Soap opera actors reunite in Pittsburgh CLO's 'Gypsy'
For Kim Zimmer and Robert Newman, Pittsburgh Civic Light Opera's next production will give them an opportunity to revisit roles they have played before.
No, they're not starring as Reva and Josh in “Guiding Light — The Musical.”
Instead, the long-running, fondly remembered daytime-drama couple will play Rose and Herbie in CLO's production of “Gypsy” that will play July 10 through 19 at the Benedum Center, Downtown.
Based on the memoirs of burlesque star Gypsy Rose Lee, the musical made its Broadway debut in 1959 with a book by Arthur Laurents, music by Jule Styne and lyrics by Stephen Sondheim.
Set in the show-business world of the 1920s and '30s, it focuses on Rose, the ultimate stage mother, a woman driven to give her two daughters the chance she never had to be a headliner on the vaudeville circuit.
The score contains tunes from the golden age of musicals, such as “Everything's Coming up Roses,” “Let Me Entertain You,” “You'll Never Get Away from Me” and “You Gotta Get a Gimmick.”
Zimmer had played Rose in 2006 at the Barn Theatre in Augusta, Mich., and was eager to have another crack at it.
“It was one of the most challenging and rewarding shows I have ever done,” Zimmer says.
While appearing as Mme. Morrible in the national tour of “Wicked,” Zimmer learned that CLO had put “Gypsy” on its schedule.
She had never worked at CLO but had heard lots of good things about the company. She asked her agent to let them know she was available.
Newman, already a CLO veteran, having previously appeared in “A Little Night Music” in 2005 and “The Full Monty” in 2007, also was eager to have another go at the musical after playing Herbie opposite Tovah Feldshuh's Rose in 2011 at the Bristol Theatre in Bristol, Bucks County.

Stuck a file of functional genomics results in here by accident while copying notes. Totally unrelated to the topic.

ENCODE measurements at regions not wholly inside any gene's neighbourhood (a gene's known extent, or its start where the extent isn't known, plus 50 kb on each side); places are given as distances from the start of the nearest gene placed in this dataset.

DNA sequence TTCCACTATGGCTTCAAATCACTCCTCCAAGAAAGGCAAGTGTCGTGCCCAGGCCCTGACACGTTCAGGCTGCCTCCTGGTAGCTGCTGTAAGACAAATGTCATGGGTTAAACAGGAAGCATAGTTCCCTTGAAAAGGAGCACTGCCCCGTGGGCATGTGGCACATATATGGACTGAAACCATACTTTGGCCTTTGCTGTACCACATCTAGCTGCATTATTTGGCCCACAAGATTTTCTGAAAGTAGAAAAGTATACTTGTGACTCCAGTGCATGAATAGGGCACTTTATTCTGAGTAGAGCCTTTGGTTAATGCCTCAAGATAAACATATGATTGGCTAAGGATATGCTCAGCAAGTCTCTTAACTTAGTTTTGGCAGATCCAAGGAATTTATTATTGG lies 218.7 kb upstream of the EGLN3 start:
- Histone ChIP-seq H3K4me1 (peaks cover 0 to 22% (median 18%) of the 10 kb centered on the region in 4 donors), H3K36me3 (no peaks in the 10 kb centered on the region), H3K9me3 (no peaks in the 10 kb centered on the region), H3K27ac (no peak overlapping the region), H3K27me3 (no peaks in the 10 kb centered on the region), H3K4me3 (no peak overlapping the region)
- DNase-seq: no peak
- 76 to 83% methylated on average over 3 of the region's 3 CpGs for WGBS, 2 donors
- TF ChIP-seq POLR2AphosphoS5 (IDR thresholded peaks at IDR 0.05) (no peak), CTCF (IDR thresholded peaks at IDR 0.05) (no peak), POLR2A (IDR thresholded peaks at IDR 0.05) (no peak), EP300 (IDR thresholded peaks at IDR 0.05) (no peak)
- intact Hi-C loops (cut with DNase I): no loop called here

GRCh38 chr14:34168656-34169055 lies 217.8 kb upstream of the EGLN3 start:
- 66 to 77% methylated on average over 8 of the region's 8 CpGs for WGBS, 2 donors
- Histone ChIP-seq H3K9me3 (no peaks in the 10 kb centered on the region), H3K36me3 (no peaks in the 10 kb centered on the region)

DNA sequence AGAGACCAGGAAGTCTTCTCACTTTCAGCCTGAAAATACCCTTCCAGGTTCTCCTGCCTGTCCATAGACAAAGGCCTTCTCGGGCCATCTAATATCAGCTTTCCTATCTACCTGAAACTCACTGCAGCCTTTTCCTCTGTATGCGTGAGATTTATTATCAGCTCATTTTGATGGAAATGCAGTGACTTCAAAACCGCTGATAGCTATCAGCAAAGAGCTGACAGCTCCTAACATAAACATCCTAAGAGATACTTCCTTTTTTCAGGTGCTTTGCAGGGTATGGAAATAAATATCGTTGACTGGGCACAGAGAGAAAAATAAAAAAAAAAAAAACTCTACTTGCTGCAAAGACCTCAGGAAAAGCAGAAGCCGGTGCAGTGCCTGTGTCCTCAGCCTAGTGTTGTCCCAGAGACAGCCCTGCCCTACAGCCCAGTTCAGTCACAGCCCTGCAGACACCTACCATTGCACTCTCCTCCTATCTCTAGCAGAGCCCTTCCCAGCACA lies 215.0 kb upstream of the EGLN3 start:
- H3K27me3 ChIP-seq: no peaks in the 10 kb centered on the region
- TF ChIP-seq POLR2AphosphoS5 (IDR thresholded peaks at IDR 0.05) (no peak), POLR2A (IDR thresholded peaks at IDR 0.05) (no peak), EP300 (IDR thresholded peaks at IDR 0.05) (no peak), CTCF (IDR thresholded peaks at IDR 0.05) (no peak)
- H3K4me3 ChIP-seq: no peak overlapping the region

“I love the dialogue. It's very smart. I enjoyed playing the role the first time,” he says. His goal is to have his lines memorized by the time rehearsals begin. “I want to spend the time working on character development.”
For a long time, neither Zimmer nor Newman knew the other was interested in or was being considered for the CLO production.
“We were both in the dark,” Newman says. “By the time she signed on, I knew they were approaching her.”
Though they are doing this show together for the first time, it's not the first time they have appeared on stage together.
Earlier this year, they performed the lead roles in the musical “Curtains” at Papermill Playhouse in Millburn, N.J., along with Amanda Rose, who will play the grown-up Louise in “Gypsy.”
In mid-May, Zimmer and Newman were part of the ensemble for “Putting It Together,” a revue of Sondheim songs in a joint production of the Delaware Theatre Company and the Delaware Symphony Orchestra in Wilmington.
Both are looking forward to working together here.
“There's such a trust component. Neither of us will let the other fail,” Zimmer says.